Re: [tied] Re: the all-from-sanskritists

From: Piotr Gasiorowski
Message: 14090
Date: 2002-07-20

To be as strict as possible, the _PIE root_ is *{bHeudH} with the ablaut allomorphs *bHoudH- and *bHudH-, whereas the _Sanskrit_ base is {budH} with the normal ablaut allomorphs /budH-/ and /bodH-/, vrddhied /bHaudH-/, plus /bud-/, /bod-/, /bHut-/ and /bHot-/ produced by processes that shift aspiration in Sanskrit (you may refer back to the discussion of Grassmann's and Bartholomae's Laws on Cybalist).
Of course, historically speaking, *bHudH-to- > buddHa-, but synchronically in Old Indic we have {budH} + -ta- -> buddHa-.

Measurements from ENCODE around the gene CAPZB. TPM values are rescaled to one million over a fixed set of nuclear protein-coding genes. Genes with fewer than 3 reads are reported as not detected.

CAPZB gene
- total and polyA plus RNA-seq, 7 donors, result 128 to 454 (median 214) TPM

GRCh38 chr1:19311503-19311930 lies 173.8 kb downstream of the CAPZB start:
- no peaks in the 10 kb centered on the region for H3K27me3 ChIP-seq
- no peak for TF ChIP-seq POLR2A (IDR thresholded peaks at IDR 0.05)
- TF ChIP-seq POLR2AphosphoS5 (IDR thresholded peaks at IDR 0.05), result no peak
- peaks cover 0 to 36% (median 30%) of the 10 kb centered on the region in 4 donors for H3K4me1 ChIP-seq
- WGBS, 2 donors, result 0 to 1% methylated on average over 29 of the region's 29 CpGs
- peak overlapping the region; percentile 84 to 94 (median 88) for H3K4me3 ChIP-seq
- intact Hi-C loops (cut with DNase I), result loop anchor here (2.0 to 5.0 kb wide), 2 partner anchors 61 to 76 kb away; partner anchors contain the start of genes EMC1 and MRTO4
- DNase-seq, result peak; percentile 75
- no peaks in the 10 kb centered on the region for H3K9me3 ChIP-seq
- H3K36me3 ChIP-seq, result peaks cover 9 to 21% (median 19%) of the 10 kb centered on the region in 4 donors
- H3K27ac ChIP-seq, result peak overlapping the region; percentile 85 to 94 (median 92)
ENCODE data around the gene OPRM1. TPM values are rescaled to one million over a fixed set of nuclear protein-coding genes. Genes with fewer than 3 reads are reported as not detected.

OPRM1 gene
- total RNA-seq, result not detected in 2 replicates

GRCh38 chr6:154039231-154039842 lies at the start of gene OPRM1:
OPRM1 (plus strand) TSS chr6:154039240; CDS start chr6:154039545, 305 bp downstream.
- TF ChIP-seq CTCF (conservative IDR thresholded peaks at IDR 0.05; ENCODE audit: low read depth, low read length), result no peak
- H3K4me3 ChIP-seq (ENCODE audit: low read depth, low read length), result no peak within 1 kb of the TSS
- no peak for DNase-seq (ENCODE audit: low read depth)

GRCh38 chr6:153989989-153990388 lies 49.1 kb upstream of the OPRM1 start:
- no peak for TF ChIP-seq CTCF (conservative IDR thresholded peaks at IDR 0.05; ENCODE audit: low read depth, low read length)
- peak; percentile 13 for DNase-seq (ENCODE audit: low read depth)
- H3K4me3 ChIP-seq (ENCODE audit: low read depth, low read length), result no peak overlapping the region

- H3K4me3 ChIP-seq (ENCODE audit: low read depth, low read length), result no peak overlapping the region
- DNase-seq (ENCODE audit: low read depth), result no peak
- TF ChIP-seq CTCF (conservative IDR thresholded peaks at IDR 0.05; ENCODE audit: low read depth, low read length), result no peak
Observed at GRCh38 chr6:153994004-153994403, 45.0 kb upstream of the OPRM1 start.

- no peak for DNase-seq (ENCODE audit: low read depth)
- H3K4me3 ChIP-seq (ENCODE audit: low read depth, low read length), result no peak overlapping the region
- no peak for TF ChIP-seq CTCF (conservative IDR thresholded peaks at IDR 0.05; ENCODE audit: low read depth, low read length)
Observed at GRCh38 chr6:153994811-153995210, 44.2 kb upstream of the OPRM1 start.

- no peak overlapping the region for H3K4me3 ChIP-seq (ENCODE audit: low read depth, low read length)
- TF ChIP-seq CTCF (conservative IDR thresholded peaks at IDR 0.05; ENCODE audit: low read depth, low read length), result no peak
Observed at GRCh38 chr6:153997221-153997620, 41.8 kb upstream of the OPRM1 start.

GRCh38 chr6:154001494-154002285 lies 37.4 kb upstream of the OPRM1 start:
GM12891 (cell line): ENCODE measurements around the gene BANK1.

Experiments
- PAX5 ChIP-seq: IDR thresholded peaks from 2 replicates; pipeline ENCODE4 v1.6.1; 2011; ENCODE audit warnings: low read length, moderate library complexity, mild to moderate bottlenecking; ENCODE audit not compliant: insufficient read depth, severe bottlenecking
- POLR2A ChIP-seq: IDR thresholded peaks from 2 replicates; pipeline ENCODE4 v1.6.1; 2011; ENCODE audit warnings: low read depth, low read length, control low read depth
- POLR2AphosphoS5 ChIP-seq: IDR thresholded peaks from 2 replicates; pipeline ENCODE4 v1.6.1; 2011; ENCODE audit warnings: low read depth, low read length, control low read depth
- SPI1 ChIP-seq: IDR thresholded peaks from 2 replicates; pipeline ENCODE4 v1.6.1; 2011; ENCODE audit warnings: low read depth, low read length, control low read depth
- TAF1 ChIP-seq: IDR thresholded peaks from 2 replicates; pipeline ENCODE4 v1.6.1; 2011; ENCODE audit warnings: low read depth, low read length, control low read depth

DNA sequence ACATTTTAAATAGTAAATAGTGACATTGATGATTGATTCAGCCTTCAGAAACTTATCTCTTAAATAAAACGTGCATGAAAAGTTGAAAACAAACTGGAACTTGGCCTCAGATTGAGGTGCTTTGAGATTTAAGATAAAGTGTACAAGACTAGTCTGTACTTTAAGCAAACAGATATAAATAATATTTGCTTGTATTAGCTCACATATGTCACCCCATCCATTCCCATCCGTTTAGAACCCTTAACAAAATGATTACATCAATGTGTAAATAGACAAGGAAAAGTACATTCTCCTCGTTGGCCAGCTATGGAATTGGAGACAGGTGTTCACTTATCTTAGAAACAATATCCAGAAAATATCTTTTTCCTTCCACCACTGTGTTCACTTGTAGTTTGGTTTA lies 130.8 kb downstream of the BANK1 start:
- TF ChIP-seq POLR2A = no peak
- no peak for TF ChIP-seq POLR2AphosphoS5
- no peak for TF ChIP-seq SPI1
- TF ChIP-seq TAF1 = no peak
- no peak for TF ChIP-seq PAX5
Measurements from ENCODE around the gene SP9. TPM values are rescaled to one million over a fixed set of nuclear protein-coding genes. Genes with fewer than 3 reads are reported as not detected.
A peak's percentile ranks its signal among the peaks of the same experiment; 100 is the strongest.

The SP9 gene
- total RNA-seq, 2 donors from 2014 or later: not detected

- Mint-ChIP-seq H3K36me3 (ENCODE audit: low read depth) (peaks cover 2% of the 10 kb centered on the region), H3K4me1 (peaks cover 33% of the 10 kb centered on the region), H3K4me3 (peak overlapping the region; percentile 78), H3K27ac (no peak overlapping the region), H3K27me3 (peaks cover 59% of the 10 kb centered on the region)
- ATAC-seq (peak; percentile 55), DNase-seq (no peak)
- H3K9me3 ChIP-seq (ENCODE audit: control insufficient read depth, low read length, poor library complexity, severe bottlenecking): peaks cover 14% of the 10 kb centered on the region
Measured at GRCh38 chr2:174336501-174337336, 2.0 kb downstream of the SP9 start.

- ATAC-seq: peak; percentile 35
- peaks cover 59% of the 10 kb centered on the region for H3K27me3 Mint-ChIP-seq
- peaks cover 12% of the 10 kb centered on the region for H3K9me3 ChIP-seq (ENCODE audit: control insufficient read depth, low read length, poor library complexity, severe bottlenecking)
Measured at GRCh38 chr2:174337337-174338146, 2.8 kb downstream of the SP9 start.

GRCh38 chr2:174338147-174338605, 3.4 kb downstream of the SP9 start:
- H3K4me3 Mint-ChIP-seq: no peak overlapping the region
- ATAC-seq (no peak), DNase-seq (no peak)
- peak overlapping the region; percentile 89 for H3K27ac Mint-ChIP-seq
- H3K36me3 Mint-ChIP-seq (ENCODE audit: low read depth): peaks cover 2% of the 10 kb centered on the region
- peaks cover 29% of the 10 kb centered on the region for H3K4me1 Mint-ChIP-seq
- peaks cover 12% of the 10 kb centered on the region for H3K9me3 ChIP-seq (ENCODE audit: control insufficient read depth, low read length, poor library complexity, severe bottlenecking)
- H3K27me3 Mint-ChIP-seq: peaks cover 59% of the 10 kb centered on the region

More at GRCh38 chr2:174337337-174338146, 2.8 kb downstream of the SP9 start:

A root is an unanalysable lexical morpheme. As long as you are aware of the morphological derivation of /buddHa-/, it consists (synchronically) of a root plus a suffix. If the derivation is no longer a productive process, the internal structure of the word is obliterated and we get monomorphemic Buddha (as in English, whose speakers are not aware of Sanskrit word-formation rules).
----- Original Message -----
From: anthonyappleyard
Sent: Saturday, July 20, 2002 3:23 PM
Subject: [tied] Re: the all-from-sanskritists

Someone wrote:-
> But in the modern context, isn't "buddha" the root, strictly
> speaking? (But no big diff anyway!)

I thought that Skt. [buddha] came from [bhudh-ta-] and is a perfect
past participle of the same root seen in Greek [peuthomai]. That
means that "Buddha" amd "python" come from the same PIE root!

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